Partnership, Rodolfo P. Gonzalez's children by his first marriage moved for, and were granted leave, to
intervene in the case.

Salvador R. Gonzalez, the eldest of the four children of the first marriage, instituted in the same Court
proceedings to place under guardianship the property of his father Rodolfo P. Gonzalez, grounded on the
latter's alleged incapacity "to manage and direct his financial and ownership status" resulting from the
deterioration of his mental faculties on account of illness and advanced age. On May 1975, Rodolfo and Luz
drew up a contract of sale over 2 parcels of property mortgaged in favor of Phil. Trust and Co. the
mortgagee banks were not willing to accede to the assumption by the vendees of the spouses' mortgage
obligations. What the vendor spouses did, on July 16, 1975, was to cause annotation of the sales as adverse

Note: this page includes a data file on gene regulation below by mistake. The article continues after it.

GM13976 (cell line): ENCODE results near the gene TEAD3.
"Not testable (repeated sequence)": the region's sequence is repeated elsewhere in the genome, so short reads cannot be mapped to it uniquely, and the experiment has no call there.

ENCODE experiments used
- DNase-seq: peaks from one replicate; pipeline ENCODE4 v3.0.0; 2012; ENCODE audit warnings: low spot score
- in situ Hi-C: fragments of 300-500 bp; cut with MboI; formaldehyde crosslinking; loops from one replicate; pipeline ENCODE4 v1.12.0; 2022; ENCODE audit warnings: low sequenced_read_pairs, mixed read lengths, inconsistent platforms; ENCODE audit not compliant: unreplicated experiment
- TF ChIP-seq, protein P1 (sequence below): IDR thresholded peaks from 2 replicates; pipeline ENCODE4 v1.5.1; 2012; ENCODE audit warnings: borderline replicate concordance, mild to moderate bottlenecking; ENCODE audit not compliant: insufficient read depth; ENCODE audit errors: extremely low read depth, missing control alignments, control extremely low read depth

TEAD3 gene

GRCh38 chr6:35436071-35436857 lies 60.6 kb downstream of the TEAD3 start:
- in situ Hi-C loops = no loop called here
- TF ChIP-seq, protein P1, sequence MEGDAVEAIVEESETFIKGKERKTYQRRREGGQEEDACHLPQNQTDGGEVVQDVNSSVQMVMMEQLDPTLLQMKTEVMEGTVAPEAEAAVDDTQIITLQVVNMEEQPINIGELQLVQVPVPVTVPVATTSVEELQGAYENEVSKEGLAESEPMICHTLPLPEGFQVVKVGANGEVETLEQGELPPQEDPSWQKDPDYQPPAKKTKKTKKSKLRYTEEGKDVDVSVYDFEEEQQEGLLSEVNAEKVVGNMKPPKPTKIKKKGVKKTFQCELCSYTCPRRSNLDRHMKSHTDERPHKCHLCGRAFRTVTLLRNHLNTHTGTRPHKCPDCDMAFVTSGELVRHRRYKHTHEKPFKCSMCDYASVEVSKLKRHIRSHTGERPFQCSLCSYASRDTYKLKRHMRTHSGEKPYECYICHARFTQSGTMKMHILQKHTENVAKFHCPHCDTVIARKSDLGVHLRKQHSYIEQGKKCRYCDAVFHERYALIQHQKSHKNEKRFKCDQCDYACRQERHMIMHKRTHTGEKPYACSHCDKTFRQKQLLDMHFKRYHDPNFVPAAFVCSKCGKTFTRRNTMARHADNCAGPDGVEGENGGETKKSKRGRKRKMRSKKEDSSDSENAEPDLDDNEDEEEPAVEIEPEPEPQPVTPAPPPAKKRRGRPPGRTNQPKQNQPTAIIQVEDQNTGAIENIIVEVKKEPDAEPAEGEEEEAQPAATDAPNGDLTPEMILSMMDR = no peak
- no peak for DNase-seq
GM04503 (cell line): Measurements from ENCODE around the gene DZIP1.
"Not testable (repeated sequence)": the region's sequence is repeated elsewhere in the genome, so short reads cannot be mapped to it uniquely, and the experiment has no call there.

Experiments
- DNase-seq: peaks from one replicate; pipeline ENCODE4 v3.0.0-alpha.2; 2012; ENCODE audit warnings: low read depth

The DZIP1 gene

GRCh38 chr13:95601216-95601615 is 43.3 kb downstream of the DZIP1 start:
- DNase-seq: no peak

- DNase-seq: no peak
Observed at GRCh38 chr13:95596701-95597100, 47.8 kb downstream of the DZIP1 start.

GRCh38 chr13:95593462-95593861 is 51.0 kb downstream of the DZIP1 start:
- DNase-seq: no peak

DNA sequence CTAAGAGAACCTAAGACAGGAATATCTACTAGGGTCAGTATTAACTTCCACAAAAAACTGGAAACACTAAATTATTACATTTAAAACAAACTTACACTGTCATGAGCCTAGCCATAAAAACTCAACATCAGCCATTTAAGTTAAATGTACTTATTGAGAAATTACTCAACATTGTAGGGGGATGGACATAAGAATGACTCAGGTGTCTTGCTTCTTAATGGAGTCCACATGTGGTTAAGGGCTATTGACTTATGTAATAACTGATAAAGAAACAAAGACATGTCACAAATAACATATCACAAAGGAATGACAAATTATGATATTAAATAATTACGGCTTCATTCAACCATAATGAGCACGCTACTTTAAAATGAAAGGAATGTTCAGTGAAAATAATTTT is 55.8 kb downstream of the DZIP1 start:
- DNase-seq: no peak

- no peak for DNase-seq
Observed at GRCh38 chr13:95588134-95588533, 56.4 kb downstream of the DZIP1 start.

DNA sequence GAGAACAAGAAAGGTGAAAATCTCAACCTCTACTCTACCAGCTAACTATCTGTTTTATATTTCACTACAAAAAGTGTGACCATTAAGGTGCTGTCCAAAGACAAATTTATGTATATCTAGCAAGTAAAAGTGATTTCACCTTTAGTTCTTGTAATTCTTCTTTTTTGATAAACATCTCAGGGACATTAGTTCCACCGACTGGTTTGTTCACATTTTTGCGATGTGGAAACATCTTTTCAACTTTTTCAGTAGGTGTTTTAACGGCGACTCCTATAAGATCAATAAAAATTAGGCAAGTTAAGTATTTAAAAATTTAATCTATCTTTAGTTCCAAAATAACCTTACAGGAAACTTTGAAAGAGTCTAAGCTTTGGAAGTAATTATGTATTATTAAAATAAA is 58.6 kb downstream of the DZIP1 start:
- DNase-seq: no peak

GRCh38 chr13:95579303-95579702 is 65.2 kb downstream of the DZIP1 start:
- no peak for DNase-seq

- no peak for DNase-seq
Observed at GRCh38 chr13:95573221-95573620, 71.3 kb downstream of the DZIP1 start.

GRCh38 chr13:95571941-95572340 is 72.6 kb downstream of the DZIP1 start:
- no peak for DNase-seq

claims on the corresponding certificates of title.

Salvador caused notices of lis pendens to be annotated on some of the properties of Rodolfo and Luz,
including the 2 parcels of land already sold. The annotation was based on the pendency of the guardianship
proceeding. Rodolfo filed a petition to cancel the annotation on the ground that the property was his and
Luzs conjugal property. The RTC denied Rodolfos petition. MR was also denied

ISSUES & ARGUMENTS

Whether notice of lis pendens is properly based on the guardianship proceeding?

HELD

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Yes.

The children of the first marriage indisputably have an interest in the property of the first marriage, as well as in
the property of the second. They have a right to allege and prove in the appropriate proceeding in the proper
forum that their father, Rodolfo P. Gonzalez, had brought property acquired by him and his first wife into his
second marriage with Luz Dizon, and also that all or certain of the property acquired during said second
marriage is conjugal in character. And they have the right to challenge in the appropriate proceeding in the
proper forum their father's capacity to make dispositions of property acquired during either of his marriages.
The issues necessarily involved are factual, i.e., the degree of Rodolfo P. Gonzalez' alleged incapacity; the